It looks like "CR 2" is a "ref" rather than a name, and so is FS
729.2B. A ref=, short for "reference number" (or more properly
"reference alphanumeric string") is a set of letters and numbers that
identifies a feature.

While it's best to have the common name in the tag name=, like
name=Corkscrew Gulch Road, it's okay to have more than one ref in the
tag ref, separated by semicolons. Many database users can handle this.

name=Corkscrew Gulch Road
ref=CR 2;FS 729.2B

If there are other, less common actual names, consider using
alt_name=* or loc_name=* (local, informal names), but in this case it
looks like there is just one name, but multiple reference numbers.


On 8/19/19, Rob Savoye <> wrote:
> On 8/18/19 9:41 AM, Paul Allen wrote:
>> Assuming that "CR 2" is a name and not a ref, one possibility that
>> springs to mind, and which will no doubt be highly controversial is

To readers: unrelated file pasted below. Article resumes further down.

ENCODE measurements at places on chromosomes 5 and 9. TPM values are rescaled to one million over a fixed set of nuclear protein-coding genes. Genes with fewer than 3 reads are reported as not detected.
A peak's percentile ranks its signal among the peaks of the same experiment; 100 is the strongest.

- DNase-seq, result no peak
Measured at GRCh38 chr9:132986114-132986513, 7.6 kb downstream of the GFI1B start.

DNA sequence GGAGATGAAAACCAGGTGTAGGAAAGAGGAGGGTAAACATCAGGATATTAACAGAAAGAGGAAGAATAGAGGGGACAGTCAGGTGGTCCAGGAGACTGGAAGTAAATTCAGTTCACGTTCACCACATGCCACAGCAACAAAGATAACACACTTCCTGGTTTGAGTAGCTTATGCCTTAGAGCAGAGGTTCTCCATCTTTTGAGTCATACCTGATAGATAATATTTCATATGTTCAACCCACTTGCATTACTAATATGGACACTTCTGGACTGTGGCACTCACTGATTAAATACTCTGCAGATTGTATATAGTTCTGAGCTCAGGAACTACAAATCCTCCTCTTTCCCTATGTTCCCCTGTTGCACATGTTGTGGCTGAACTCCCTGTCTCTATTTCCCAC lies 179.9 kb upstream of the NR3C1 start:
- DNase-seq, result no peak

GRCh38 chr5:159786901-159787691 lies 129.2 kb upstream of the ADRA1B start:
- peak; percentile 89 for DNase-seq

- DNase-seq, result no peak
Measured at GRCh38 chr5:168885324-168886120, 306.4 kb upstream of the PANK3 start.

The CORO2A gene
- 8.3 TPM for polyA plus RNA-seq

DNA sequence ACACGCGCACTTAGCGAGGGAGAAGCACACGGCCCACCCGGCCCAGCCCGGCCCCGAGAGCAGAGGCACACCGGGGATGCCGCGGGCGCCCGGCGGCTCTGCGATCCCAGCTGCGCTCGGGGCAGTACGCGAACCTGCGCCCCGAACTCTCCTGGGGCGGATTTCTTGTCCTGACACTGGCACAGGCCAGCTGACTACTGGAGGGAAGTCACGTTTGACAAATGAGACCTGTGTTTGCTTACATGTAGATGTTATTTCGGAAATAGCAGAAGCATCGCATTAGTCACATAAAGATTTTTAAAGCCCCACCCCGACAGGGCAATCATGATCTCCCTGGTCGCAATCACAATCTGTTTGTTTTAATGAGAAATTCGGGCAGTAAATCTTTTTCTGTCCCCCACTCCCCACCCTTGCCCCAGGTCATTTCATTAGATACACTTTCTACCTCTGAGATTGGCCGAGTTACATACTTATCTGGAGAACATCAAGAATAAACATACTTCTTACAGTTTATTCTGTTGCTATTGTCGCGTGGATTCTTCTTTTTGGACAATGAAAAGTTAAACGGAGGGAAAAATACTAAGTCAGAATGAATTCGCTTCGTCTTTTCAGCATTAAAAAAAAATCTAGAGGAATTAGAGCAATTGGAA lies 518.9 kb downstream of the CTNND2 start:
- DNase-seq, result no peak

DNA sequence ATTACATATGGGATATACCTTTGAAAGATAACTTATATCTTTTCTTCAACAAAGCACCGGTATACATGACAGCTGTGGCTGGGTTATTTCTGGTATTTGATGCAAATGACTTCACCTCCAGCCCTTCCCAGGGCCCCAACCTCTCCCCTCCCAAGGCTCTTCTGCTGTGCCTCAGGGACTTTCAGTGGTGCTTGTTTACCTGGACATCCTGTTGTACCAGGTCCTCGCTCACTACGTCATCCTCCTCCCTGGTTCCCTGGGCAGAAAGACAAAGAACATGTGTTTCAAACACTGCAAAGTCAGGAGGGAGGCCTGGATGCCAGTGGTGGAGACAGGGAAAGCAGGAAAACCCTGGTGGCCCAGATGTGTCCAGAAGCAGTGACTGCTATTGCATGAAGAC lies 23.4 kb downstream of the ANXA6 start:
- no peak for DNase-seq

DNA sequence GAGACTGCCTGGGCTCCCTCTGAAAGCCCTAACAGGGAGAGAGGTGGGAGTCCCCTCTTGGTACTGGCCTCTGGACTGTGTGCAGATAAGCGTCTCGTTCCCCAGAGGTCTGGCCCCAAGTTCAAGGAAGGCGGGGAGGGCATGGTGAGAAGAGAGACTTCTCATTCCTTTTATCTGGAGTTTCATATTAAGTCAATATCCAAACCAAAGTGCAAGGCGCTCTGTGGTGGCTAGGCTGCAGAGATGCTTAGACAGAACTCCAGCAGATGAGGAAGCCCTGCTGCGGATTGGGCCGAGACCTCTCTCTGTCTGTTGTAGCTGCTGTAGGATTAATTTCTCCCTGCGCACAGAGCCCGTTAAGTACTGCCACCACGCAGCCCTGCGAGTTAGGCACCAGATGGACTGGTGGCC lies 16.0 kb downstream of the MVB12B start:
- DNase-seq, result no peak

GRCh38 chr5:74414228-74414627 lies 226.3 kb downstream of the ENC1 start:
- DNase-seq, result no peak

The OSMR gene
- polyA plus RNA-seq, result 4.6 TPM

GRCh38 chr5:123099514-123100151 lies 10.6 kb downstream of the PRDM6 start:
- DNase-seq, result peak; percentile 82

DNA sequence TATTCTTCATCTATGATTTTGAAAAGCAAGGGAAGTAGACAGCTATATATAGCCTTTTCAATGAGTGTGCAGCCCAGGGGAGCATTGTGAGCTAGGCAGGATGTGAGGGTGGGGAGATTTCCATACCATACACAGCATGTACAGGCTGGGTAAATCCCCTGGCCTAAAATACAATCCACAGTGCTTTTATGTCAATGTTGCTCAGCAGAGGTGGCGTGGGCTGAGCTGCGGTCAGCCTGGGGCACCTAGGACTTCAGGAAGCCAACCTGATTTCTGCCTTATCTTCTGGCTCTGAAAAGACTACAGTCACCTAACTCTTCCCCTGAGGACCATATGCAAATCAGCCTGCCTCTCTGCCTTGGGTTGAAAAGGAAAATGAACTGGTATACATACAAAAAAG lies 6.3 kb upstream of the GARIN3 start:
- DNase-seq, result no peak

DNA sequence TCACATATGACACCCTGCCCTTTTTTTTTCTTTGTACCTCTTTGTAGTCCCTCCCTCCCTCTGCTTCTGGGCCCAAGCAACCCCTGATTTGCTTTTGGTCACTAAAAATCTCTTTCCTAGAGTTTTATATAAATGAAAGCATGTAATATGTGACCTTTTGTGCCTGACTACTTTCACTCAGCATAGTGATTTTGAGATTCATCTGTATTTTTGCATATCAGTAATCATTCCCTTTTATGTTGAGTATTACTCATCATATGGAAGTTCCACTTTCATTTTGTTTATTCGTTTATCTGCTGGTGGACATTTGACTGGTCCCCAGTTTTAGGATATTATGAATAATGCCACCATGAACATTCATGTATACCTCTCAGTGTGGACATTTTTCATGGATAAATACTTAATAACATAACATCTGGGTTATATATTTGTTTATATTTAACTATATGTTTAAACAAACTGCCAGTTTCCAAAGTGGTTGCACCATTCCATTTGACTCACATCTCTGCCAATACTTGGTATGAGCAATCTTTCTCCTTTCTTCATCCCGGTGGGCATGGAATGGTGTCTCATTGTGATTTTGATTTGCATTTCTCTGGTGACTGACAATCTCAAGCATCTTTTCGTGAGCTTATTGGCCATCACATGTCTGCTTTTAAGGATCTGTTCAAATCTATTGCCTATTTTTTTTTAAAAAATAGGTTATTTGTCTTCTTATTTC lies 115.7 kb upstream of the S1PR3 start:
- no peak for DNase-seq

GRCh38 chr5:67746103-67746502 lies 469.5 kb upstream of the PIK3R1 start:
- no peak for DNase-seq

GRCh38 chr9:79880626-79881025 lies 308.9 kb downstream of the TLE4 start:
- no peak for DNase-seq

>   Yes, it's county designated name. It's gets messier than that, as
> sometimes "CR 2" might include multiple other road segments, all with
> different names common and USFS names. We prefer the common name or the
> USFS name, but I have no control over what Dispatch gives us.
>> name=CR 2 / Corkscrew Gulch Road / FS 729.2B alt_name=CR 2; Corkscrew
>> Gulch Road; FS 729.2B
>> If you have several name or several ref, you can use the “;”
>> separator
>   Ah, I've used that elsewhere, didn't think about it for road names.
> The problem though is since the name gets displayed, too many long road
> names obscures the map. I've had similar problems with house addresses
> in the more densely populated areas. When I produce a KML file from OSM
> data, I put all the names in the description popup. That works in GPS
> map apps, but not in OsmAnd. Plus I wonder if that would break routing...
>       - rob -
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